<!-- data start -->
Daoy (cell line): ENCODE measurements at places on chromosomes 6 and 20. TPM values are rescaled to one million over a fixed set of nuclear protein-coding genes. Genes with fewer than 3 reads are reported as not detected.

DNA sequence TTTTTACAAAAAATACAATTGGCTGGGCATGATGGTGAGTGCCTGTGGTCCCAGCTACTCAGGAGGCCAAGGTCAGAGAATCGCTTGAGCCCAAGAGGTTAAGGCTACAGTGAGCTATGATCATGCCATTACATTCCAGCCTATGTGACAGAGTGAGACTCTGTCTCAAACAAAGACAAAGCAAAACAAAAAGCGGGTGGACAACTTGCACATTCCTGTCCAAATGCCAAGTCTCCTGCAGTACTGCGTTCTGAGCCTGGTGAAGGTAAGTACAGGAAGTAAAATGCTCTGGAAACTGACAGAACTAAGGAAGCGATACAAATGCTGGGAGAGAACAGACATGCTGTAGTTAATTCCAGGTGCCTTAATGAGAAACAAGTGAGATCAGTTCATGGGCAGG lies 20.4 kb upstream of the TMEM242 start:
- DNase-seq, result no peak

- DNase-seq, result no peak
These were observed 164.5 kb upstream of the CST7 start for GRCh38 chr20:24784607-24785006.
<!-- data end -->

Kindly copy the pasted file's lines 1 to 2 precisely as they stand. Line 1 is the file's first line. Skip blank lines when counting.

Daoy (cell line): ENCODE measurements at places on chromosomes 6 and 20. TPM values are rescaled to one million over a fixed set of nuclear protein-coding genes. Genes with fewer than 3 reads are reported as not detected.

DNA sequence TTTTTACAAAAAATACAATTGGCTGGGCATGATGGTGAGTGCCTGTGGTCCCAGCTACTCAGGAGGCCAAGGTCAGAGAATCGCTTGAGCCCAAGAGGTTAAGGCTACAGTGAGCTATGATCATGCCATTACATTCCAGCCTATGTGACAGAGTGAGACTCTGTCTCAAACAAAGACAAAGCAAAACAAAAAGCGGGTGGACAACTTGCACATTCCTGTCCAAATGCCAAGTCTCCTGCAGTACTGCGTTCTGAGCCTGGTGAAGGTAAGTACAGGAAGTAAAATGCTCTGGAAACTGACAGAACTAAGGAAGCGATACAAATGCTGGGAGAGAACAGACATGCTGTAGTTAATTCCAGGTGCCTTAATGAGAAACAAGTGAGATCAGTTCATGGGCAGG lies 20.4 kb upstream of the TMEM242 start: